The Higher Cost of Higher Ed
Year in Review: 2008
Through December 24, BU Today is looking back at the mostpopular stories of the year. We’ll be back with new stories for the newyear on Monday, January 5. Happy holidays!
The price of tuition and room and board at Boston University will rise by 4.5 percent next year, putting the total cost of studies and room and board at $47,958 for the 2008–2009 academic year. Tuition will increase from $34,930 to $36,540, and room and board from $10,950 to $11,418. Last year, the national average increase in the price of tuition, room and board, and fees at private four-year nonprofit institutions of higher education was 5.9 percent, according to the College Board. Average price increases for the 2008–2009 academic year have not yet been tallied by the board.
In a letter sent to BU students and parents earlier this week, President Robert A. Brown acknowledged the financial burden placed on families by the cost of higher education. Brown said the University expects to spend more than $164.8 million next year on undergraduate financial aid.
“We remain focused on controlling expenses while also increasing gift and endowment income that can be applied to financial aid,” Brown wrote. “We also are committed to continually increasing the value of a Boston University education by improving the quality of our academic programs and student life on campus. Our commitment to you is clear: for the benefit of our students and graduates, we will do all that we can to sustain and improve Boston University’s position as one of the very best private universities in America.”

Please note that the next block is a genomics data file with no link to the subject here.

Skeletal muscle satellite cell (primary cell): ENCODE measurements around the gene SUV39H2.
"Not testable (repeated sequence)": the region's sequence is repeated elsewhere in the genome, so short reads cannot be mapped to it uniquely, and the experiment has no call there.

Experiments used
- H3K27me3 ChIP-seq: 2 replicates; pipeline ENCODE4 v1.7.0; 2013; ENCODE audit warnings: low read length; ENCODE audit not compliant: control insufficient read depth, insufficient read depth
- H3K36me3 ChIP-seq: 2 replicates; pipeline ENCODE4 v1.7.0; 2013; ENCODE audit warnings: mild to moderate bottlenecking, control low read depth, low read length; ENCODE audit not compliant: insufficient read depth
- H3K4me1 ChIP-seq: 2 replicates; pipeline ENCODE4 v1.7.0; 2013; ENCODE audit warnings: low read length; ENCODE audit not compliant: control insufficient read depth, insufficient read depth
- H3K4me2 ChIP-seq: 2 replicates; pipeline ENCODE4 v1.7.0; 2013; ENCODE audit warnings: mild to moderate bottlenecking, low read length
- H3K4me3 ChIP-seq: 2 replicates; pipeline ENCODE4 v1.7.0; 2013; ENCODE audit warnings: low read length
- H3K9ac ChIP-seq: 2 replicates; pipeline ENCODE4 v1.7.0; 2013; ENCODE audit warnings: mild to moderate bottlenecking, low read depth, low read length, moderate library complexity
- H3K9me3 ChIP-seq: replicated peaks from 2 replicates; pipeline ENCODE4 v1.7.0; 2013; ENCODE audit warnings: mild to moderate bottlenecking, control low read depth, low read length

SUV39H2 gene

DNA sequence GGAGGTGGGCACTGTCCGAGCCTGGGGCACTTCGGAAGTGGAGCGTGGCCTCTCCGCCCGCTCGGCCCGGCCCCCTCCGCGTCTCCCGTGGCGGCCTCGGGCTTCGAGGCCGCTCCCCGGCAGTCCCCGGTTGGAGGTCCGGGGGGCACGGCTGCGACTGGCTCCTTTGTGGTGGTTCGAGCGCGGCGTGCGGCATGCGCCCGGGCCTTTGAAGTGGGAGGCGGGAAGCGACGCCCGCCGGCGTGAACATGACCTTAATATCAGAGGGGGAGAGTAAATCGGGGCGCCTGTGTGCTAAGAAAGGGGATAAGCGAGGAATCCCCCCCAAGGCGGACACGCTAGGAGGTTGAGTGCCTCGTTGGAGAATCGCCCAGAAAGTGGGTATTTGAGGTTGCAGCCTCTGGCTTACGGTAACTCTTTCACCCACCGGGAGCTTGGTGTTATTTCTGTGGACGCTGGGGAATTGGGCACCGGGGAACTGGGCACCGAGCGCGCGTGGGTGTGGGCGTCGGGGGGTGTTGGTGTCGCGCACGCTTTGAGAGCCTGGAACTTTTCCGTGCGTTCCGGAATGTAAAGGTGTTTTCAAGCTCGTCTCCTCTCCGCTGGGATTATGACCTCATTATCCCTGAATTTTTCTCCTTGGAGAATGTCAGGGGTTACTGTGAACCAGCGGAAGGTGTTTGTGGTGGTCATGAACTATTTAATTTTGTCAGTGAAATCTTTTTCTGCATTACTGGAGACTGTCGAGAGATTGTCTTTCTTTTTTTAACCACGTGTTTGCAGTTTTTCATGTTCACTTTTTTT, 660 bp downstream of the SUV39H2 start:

University Provost David Campbell said the Student Village II residence, now nearing completion on West Campus, is one effort to make Boston University more attractive to prospective students. He said the University is also planning to renovate the College of Fine Arts and the School of Law.
“We are trying hard to minimize the burden on parents, but we are also trying to improve the quality of education and the lives of students,” Campbell said. “Better facilities and increased academic excellence are required to stay competitive and attract the best students.”
Art Jahnke can be reached at email@example.com.
This story originally ran March 12, 2008.+ Comments